What is CINEMA 4D?
Wednesday, August 27th, 2014
Although SIGGRAPH is primarily focused on computer graphics (CG) as it relates to media and entertainment (M&E), there were several technologies that could be used constructively in the MCAD arena.
One of the more interesting ones we came across with possible MCAD implications was Clara.io, a web-based 3D computer graphics software developed by Exocortex, a Canadian software company. Clara.io was announced in July 2013 and first presented as part of the SIGGRAPH 2013 program later that month. With that in mind, we checked it out earlier this month at SIGGRAPH 2014 in Vancouver, British Columbia.
Clara.io: Basics of Polygon Modeling
Clara.io is offered on what the company calls a freemium basis, a pricing strategy by which a product or service (typically a digital offering such as software, media, games or web services) is provided free of charge, but money (premium) is charged for proprietary features and functionality. Clar.io freemium pricing structure is discussed below.
Clara.io is part of an ongoing proliferation of web/cloud-based 3D technologies. WebGL, HMTL5, CSS3D, and Canvas were the start, and were followed by a myriad libraries and other 3D software that runs inside web browsers, and also can run under any OS, tablet, or smartphone.
Clara.io is an impressive example of such burgeoning cloud-based technology. Instead of being a proof of concept or a set of limited features, Clara.io is a comprehensive 3D app. It’s also open source and promises to support the Blender file format in the future (more about Blender later).
Clara.io: Real-time Collaboration
Clara.io has many interesting following features, including:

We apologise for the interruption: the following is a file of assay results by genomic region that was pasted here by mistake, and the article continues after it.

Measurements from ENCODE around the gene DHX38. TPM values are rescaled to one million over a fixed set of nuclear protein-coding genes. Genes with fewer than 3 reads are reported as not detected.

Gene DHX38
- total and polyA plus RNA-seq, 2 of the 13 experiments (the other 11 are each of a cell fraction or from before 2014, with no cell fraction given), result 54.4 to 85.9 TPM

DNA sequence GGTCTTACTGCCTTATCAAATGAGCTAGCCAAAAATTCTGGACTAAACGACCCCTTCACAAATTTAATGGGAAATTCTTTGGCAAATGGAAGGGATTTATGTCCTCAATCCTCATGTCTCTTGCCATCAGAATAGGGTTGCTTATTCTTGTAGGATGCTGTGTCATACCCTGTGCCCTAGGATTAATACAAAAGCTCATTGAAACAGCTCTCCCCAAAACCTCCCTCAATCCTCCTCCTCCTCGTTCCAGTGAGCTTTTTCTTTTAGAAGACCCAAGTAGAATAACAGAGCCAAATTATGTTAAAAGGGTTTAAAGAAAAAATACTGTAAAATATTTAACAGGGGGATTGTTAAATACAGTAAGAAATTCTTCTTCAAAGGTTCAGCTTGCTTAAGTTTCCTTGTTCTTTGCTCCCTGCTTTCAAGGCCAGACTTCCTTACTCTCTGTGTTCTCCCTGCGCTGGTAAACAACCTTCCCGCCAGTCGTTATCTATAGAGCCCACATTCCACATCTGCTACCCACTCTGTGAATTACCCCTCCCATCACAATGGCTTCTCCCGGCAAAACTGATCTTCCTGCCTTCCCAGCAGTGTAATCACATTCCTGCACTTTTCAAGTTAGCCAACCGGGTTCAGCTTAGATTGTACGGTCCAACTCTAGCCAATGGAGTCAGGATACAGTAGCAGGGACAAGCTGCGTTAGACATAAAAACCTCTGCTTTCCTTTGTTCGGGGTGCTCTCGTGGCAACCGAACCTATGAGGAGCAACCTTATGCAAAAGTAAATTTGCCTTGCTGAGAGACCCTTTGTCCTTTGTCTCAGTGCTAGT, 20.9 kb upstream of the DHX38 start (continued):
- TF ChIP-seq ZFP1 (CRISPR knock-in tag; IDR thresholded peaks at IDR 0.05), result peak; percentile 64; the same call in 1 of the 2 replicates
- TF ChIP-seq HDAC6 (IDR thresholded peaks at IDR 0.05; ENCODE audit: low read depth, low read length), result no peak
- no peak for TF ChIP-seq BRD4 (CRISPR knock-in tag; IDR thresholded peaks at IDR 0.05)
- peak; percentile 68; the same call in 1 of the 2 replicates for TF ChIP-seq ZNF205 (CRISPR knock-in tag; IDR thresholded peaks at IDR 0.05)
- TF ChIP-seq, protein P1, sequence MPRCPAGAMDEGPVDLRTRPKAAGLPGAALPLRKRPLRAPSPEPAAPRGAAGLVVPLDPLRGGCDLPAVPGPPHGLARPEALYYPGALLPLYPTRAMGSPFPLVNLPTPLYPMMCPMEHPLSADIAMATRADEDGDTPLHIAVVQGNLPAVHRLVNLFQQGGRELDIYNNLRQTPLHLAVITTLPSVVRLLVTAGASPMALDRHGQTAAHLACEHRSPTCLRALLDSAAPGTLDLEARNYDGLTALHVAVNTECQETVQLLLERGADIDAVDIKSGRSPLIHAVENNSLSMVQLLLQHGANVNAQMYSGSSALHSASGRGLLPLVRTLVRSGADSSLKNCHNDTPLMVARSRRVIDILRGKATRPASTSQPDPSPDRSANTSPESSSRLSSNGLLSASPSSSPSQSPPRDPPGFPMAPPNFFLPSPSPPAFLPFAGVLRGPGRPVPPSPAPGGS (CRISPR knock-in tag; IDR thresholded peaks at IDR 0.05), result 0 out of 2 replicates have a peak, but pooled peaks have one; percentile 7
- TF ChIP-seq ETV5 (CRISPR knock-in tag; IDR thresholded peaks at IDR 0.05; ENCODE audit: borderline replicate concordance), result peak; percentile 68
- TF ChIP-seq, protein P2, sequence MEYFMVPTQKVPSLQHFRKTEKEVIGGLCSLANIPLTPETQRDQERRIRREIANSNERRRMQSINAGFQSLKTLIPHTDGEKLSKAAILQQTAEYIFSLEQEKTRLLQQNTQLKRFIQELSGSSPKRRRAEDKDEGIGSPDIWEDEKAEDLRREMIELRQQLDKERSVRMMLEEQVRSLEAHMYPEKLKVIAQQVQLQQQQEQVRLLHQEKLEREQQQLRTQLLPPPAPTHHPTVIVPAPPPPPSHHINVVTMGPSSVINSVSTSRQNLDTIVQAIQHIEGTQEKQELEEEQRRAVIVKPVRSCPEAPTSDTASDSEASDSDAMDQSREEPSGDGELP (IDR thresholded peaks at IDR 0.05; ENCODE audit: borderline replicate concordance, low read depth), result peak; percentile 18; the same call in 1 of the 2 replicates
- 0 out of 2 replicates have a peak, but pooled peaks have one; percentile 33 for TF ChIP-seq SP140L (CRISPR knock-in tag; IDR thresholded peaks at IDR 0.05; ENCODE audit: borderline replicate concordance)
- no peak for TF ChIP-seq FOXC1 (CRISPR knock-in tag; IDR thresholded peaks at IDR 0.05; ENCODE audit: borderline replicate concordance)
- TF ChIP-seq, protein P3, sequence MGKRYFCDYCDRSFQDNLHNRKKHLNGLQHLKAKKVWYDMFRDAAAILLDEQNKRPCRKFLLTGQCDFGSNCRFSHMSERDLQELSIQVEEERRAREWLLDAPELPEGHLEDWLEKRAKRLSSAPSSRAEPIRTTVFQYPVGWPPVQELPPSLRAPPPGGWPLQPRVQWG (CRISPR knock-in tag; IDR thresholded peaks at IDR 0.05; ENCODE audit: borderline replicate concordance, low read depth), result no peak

- Hierarchical scene graph
- Lights and cameras
- Robust support for Polymeshes, including indexed UV, Normal and Color maps
- Flexible operators (known as “modifiers” in 3DS Max.
- Keyframe-based animation
- Powerful sub-object editing
- Renderer and pass management
- Extensive materials
- Sharing/collaboration capabilities
- Rudimentary bones and skinning
- Real-time multi-user collaborative editing
- Automatic versioning with history (somewhat analogous to parametric, history-based CAD modeling and a PDM system)
- Plugin model
- Script log
- FBX, Collada, OBJ, ThreeJS and STL file format support.
Wednesday, August 20th, 2014
We just returned from one of the most interesting events of the year for us and one that we always look forward to – SIGGRAPH 2014. SIGGRAPH (short for Special Interest Group on GRAPHics and Interactive Techniques) is the name of the annual conference on computer graphics (CG) convened by the ACM SIGGRAPH organization.
The first SIGGRAPH conference was in 1974, and this year’s event was held in beautiful Vancouver, British Columbia.
As usual, we found the most interesting aspects of the conference to be the SIGGRAPH Emerging Technologies program and the exhibit floor.
SIGGRAPH 2014 Emerging Technologies Preview